Faculty and Research

We’re a community of connectors here at the Whitman School focused on exposing you to interdisciplinary perspectives, active learning and diversity of thought and experience. Our faculty members are no exception, as they combine academic accomplishment and acclaimed research with the real-world appreciation and proficiency of top practitioners.

Tradition is paramount here. We’re proud to be Orange. Since 1919, our faculty has been committed to supporting your journey and helping ensure your success by remaining perpetually curious, discovering and sharing their knowledge, contributing perspective on front-burner issues and building and nurturing meaningful relationships. 

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Whitman research spans a diverse range of topics and areas of expertise. This is reflected in Whitman publications showcasing our faculty research accomplishments, research labs, centers and institutes, as well as academic journals housed at Whitman.  

 

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With nearly 100 faculty serving Whitman students across the undergraduate, graduate and Ph.D. programs, our thought leaders help discover new knowledge, foster industry leadership and create relationships that last well beyond our students' time on campus.

 

Faculty & Staff Directory

Faculty Profiles

Whitman Faculty Receives Chancellor's Citation, Leading the Way Towards a More Diverse, Welcoming and Respectful Campus Culture

Kira Reed

Associate Professor of Management and Provost Fellow

  • Faculty

This means so much to me. It feels wonderful that the project finally came to fruition... Everyone has worked hard to make this course ‘uniquely Syracuse’ and a vital part of our culture moving forward through curriculum, mentorship and scholarship.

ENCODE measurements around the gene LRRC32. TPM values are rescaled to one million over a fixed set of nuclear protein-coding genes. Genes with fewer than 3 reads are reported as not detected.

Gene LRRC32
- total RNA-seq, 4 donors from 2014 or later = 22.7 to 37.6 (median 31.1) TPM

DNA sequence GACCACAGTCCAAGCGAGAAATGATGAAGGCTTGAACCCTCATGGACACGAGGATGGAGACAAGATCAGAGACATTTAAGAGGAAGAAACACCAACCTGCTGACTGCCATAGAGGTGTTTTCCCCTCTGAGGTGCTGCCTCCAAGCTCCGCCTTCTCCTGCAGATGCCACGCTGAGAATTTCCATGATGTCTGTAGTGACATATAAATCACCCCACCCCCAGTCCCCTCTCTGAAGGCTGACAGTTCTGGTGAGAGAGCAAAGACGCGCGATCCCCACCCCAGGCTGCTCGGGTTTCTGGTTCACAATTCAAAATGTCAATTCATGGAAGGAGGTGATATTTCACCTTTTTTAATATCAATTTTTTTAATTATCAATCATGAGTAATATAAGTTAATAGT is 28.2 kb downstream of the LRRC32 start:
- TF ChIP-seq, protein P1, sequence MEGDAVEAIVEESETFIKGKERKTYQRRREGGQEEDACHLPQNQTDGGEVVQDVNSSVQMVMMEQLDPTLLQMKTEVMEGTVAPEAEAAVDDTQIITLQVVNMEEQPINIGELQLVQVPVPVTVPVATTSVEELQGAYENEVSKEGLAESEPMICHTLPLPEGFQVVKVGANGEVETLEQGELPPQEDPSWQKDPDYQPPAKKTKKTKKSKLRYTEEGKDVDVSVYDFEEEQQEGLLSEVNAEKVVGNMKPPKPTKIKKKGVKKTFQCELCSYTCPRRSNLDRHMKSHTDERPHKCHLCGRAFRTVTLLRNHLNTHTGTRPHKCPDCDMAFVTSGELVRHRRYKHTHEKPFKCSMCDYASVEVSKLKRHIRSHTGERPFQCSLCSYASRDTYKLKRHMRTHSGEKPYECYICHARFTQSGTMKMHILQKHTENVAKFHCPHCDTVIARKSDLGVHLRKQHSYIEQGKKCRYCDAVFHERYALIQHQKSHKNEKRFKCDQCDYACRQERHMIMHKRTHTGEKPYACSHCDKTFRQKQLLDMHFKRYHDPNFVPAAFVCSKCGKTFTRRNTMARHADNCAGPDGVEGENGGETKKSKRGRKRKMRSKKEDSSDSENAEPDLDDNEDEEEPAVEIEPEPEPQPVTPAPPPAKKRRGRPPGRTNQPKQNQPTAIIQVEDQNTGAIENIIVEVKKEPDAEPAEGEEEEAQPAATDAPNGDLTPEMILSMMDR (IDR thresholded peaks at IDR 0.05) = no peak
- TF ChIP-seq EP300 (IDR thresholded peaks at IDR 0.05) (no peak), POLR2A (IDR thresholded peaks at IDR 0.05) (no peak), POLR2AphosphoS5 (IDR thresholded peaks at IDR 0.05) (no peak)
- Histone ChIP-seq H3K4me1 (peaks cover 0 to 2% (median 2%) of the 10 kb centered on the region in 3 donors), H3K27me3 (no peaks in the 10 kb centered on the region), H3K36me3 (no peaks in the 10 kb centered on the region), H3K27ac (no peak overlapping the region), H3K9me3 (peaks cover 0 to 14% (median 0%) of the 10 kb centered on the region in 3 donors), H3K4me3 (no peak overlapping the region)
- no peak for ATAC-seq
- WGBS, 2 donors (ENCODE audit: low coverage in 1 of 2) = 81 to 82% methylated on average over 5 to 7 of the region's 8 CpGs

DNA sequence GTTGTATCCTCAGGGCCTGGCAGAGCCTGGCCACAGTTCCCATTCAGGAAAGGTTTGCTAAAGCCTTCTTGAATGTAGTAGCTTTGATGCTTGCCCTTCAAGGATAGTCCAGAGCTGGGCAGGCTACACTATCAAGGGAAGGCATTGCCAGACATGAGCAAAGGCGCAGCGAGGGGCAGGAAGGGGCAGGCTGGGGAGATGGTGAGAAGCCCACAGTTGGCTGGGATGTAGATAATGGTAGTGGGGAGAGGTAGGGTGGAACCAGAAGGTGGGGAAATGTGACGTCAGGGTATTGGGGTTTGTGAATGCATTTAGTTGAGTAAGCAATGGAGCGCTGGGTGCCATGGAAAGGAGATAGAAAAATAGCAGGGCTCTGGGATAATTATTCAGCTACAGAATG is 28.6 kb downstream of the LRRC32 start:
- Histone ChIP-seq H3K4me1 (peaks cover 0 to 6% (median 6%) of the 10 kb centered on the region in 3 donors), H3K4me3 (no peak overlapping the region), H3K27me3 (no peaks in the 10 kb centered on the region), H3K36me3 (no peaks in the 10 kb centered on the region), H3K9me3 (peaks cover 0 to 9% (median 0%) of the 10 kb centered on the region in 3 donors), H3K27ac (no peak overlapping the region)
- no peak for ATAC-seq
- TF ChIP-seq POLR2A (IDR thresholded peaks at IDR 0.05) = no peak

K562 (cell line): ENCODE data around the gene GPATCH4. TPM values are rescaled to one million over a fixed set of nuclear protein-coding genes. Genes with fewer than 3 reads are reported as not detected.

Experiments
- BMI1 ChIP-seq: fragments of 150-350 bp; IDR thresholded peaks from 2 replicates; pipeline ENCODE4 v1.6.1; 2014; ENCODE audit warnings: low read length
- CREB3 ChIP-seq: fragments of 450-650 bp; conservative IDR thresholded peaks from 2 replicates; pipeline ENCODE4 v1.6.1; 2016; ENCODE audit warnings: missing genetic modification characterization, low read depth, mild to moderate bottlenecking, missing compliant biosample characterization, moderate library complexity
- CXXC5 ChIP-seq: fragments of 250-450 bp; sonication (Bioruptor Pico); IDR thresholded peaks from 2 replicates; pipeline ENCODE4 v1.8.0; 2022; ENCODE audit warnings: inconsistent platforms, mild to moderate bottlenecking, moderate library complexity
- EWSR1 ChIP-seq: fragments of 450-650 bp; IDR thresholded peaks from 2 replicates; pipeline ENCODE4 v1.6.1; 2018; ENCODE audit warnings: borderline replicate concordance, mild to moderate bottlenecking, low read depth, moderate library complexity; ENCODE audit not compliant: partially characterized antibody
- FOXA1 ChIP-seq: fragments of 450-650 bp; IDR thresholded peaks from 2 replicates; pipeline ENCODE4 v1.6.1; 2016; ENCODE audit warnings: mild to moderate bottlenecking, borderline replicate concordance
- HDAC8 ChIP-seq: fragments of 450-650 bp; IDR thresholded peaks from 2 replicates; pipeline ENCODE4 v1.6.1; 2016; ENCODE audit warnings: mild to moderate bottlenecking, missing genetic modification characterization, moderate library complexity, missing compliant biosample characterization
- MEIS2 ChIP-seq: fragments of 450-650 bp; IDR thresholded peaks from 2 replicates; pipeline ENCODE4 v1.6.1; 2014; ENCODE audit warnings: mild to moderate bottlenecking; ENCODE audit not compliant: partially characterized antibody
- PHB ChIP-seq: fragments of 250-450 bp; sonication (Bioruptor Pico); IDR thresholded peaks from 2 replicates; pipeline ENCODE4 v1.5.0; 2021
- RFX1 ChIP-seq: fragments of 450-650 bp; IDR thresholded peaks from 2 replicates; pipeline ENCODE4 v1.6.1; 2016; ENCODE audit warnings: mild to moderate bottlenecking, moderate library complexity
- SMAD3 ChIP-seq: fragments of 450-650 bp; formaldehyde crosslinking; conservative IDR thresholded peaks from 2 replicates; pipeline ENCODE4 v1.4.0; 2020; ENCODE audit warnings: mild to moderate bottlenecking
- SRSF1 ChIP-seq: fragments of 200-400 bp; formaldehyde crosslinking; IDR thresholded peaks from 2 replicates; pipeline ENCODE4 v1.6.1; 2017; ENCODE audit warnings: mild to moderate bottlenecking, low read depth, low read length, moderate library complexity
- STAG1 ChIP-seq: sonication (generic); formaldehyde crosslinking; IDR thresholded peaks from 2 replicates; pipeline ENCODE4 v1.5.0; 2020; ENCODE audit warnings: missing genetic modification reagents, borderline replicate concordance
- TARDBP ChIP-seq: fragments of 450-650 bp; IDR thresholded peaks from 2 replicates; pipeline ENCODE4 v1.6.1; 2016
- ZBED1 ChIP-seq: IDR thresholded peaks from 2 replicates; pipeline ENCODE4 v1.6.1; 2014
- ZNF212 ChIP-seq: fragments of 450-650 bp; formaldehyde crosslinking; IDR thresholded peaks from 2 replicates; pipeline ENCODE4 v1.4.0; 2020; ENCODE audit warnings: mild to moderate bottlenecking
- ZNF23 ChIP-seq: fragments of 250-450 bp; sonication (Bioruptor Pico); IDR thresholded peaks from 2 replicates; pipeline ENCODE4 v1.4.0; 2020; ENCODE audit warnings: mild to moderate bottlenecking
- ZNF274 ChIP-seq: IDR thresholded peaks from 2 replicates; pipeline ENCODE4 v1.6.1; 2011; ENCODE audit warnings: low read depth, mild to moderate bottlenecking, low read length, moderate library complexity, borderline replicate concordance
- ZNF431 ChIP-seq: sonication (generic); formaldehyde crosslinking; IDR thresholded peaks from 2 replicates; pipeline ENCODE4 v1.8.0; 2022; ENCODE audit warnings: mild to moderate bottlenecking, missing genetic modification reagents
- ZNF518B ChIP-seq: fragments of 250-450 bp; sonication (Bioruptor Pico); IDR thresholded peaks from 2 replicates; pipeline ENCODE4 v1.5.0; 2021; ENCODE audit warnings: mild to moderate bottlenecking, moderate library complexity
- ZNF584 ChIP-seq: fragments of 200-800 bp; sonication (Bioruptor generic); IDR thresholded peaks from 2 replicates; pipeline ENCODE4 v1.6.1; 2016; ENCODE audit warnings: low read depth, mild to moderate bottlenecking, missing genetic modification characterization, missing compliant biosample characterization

Whitman’s Associate Professor of Management and Provost Fellow Kira Reed is making an impact in helping every new Syracuse University student feel welcomed, safe and respected on campus.

As part of her responsibilities as provost faculty fellow, she has supported the University’s First-Year Experience Initiative, an effort to give all students a shared introduction to campus that builds connections, promotes health and wellness, and fosters a respectful and inclusive community. The resulting full semester, one-credit First-Year Seminar (FYS 100) will debut in the fall of 2021 for approximately 3,600 incoming students and will replace the six week SEM 100 course that had been in place for the past three years.

While Reed is quick to credit her whole team in this effort, her commitment has not gone unnoticed. In the spring of 2021, she received the Chancellor’s Citation for Excellence for outstanding contributions to the student experience and university initiatives.

“This means so much to me. It feels wonderful that the project finally came to fruition,” says Reed. “I don’t think the course we built today could have been offered before this point in time. Events across our country and on our own campus have prepared us in a way that we can now tackle critical subject matters more directly. We’ve grown into the conversations that will take place in this course, so the timing is right. Everyone has worked hard to make this course ‘uniquely Syracuse’ and a vital part of our culture moving forward through curriculum, mentorship and scholarship.”